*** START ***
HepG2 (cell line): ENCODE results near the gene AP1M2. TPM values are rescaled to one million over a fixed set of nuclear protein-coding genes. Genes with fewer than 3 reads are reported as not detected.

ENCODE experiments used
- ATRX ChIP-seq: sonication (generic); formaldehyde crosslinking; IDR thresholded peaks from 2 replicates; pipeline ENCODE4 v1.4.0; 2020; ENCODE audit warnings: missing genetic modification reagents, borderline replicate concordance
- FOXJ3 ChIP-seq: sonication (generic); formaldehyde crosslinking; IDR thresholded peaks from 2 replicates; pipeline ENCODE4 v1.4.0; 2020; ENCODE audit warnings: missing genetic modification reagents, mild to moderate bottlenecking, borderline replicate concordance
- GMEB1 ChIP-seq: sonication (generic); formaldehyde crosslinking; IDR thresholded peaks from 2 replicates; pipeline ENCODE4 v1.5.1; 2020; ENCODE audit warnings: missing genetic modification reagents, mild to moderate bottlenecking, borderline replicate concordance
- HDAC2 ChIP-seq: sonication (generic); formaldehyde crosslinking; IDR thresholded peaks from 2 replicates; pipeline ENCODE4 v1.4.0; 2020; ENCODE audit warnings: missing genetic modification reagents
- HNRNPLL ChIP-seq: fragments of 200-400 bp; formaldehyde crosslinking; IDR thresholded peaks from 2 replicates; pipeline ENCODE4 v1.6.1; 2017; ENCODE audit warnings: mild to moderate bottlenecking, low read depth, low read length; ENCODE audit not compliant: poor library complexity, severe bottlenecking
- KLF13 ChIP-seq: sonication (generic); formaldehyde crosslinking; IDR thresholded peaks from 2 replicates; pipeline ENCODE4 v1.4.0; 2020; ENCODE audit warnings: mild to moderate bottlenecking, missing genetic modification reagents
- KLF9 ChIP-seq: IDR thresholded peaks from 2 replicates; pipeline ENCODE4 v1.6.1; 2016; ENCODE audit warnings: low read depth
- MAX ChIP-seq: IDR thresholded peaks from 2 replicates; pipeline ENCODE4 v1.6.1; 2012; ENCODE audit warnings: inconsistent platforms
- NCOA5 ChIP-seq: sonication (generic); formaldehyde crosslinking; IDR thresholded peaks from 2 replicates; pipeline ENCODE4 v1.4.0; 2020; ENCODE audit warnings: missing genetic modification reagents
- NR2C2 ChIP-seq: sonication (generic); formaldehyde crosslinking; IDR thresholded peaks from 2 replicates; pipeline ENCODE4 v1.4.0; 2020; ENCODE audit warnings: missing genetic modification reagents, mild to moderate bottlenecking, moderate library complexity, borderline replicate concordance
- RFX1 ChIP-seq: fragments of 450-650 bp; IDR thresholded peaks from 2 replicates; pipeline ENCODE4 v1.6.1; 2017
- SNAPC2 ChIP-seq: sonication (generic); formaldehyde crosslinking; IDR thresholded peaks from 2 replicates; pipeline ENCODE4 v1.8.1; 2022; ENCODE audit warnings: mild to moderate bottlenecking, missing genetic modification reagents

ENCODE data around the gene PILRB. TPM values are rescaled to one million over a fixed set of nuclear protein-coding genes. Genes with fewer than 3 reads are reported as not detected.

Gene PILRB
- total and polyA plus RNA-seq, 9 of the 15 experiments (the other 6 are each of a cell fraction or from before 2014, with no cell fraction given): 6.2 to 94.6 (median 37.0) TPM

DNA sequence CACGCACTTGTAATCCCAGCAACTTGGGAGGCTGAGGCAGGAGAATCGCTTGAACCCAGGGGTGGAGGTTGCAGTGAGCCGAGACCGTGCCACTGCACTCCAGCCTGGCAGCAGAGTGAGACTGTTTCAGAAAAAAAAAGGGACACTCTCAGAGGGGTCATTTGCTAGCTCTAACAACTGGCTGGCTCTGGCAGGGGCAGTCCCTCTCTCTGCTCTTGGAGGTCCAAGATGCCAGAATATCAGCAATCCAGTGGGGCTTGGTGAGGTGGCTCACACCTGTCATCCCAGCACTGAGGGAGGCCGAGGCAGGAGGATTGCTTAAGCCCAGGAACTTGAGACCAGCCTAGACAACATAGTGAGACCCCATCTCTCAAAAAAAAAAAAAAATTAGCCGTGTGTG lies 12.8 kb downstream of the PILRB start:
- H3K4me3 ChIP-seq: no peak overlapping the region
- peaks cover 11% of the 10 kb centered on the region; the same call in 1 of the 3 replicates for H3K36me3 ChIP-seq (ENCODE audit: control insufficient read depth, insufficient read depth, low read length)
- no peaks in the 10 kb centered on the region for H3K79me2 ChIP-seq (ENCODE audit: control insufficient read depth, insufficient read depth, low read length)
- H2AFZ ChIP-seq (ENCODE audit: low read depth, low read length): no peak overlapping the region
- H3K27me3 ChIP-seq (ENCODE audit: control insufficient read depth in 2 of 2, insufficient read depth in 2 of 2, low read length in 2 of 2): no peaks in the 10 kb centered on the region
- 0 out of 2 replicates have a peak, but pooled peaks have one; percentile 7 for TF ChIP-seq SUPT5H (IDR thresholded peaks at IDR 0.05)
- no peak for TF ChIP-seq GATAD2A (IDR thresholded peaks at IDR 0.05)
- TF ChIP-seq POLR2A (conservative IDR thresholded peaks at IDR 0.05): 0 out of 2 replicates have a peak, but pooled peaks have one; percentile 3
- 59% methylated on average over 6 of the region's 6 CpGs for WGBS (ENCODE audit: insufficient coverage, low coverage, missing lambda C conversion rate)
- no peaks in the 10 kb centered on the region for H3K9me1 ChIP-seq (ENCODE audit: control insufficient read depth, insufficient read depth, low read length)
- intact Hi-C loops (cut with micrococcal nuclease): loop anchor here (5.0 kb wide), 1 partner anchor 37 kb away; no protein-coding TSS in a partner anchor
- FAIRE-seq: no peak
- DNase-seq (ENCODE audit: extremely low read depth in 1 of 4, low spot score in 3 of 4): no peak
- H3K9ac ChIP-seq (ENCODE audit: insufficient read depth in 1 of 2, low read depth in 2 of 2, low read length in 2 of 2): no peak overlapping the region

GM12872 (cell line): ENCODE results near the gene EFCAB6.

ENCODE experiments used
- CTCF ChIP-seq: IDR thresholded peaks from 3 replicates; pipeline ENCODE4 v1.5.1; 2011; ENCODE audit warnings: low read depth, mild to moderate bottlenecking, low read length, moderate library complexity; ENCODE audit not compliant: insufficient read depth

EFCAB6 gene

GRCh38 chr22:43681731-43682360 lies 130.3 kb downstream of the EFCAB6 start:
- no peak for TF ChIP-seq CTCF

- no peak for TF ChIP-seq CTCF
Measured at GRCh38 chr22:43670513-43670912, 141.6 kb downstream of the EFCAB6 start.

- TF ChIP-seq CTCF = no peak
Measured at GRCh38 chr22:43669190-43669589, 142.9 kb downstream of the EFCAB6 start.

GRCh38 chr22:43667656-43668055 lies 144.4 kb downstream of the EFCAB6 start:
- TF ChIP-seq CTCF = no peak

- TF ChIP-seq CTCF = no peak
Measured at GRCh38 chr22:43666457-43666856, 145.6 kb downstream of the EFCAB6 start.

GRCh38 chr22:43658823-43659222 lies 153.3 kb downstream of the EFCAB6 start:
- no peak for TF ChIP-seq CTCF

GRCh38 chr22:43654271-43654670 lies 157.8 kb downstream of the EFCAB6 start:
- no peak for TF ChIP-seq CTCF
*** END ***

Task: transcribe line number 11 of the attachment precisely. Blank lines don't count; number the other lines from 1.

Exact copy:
- NCOA5 ChIP-seq: sonication (generic); formaldehyde crosslinking; IDR thresholded peaks from 2 replicates; pipeline ENCODE4 v1.4.0; 2020; ENCODE audit warnings: missing genetic modification reagents